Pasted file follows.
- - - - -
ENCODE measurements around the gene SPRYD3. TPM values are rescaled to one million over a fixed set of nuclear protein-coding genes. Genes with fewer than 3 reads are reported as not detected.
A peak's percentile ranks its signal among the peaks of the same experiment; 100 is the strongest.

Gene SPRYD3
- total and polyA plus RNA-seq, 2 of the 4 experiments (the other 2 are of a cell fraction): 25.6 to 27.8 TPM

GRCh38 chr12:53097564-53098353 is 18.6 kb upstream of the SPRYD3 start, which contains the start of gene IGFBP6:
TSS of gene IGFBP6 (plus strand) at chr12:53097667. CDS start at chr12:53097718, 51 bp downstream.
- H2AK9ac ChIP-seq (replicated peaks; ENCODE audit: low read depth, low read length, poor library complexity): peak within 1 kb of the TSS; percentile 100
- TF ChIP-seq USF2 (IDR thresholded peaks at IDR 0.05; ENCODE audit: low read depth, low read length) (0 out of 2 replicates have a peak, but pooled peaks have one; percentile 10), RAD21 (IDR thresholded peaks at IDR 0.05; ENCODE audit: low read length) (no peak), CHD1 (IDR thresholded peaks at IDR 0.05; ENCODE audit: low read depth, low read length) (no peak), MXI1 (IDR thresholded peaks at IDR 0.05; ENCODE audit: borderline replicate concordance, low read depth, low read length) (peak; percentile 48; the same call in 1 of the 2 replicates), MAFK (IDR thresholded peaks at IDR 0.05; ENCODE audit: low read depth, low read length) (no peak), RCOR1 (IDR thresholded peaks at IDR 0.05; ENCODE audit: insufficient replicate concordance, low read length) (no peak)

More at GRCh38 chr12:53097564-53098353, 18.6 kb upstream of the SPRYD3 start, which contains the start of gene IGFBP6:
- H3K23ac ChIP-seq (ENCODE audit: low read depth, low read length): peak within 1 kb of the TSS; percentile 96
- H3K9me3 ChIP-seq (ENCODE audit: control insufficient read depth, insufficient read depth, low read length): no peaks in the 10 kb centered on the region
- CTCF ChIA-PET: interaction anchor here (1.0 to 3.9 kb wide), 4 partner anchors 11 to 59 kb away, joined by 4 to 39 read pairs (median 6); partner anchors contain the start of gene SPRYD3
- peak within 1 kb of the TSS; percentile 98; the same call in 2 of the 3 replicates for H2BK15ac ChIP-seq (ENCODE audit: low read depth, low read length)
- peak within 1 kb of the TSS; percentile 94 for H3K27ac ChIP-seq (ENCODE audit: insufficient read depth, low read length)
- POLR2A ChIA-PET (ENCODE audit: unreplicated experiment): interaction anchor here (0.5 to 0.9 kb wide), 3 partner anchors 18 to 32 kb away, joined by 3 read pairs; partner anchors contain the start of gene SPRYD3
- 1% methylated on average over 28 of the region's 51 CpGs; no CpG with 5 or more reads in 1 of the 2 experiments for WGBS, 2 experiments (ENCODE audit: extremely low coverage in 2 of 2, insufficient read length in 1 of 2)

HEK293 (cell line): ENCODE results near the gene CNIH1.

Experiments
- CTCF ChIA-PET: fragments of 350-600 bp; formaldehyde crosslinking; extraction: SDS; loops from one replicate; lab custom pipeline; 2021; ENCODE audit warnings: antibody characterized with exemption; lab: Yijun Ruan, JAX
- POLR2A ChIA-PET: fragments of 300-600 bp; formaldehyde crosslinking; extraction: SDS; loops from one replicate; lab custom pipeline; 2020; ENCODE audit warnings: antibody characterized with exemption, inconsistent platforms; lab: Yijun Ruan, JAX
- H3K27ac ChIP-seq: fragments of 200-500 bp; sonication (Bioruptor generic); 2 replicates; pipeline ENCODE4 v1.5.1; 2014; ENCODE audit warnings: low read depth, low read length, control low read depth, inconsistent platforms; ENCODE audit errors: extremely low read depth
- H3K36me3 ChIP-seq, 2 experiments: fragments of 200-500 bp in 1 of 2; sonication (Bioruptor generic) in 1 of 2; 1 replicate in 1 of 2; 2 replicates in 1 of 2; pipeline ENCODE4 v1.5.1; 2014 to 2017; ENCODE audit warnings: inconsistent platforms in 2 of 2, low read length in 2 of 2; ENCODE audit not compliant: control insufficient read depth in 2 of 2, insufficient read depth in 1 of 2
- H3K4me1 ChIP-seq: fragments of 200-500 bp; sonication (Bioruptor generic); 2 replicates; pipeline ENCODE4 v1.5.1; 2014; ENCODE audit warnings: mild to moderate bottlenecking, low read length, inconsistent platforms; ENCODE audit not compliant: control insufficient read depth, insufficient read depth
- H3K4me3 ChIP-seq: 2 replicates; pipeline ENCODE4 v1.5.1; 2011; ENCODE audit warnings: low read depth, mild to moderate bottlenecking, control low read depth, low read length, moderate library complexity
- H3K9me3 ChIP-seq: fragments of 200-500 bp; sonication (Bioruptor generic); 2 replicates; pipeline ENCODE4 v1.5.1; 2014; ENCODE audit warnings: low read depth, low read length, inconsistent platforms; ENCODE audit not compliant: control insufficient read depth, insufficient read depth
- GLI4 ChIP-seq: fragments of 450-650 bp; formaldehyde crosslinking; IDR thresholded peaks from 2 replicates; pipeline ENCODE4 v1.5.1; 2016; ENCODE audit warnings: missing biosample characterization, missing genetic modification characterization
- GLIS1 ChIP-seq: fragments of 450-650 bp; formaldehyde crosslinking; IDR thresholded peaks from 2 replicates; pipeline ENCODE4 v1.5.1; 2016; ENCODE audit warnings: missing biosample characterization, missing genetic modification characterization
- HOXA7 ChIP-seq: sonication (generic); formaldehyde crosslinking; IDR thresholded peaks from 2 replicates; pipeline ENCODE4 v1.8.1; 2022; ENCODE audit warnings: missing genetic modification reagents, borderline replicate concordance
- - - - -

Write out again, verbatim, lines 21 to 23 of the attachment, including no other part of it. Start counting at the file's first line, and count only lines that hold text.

- H3K27ac ChIP-seq: fragments of 200-500 bp; sonication (Bioruptor generic); 2 replicates; pipeline ENCODE4 v1.5.1; 2014; ENCODE audit warnings: low read depth, low read length, control low read depth, inconsistent platforms; ENCODE audit errors: extremely low read depth
- H3K36me3 ChIP-seq, 2 experiments: fragments of 200-500 bp in 1 of 2; sonication (Bioruptor generic) in 1 of 2; 1 replicate in 1 of 2; 2 replicates in 1 of 2; pipeline ENCODE4 v1.5.1; 2014 to 2017; ENCODE audit warnings: inconsistent platforms in 2 of 2, low read length in 2 of 2; ENCODE audit not compliant: control insufficient read depth in 2 of 2, insufficient read depth in 1 of 2
- H3K4me1 ChIP-seq: fragments of 200-500 bp; sonication (Bioruptor generic); 2 replicates; pipeline ENCODE4 v1.5.1; 2014; ENCODE audit warnings: mild to moderate bottlenecking, low read length, inconsistent platforms; ENCODE audit not compliant: control insufficient read depth, insufficient read depth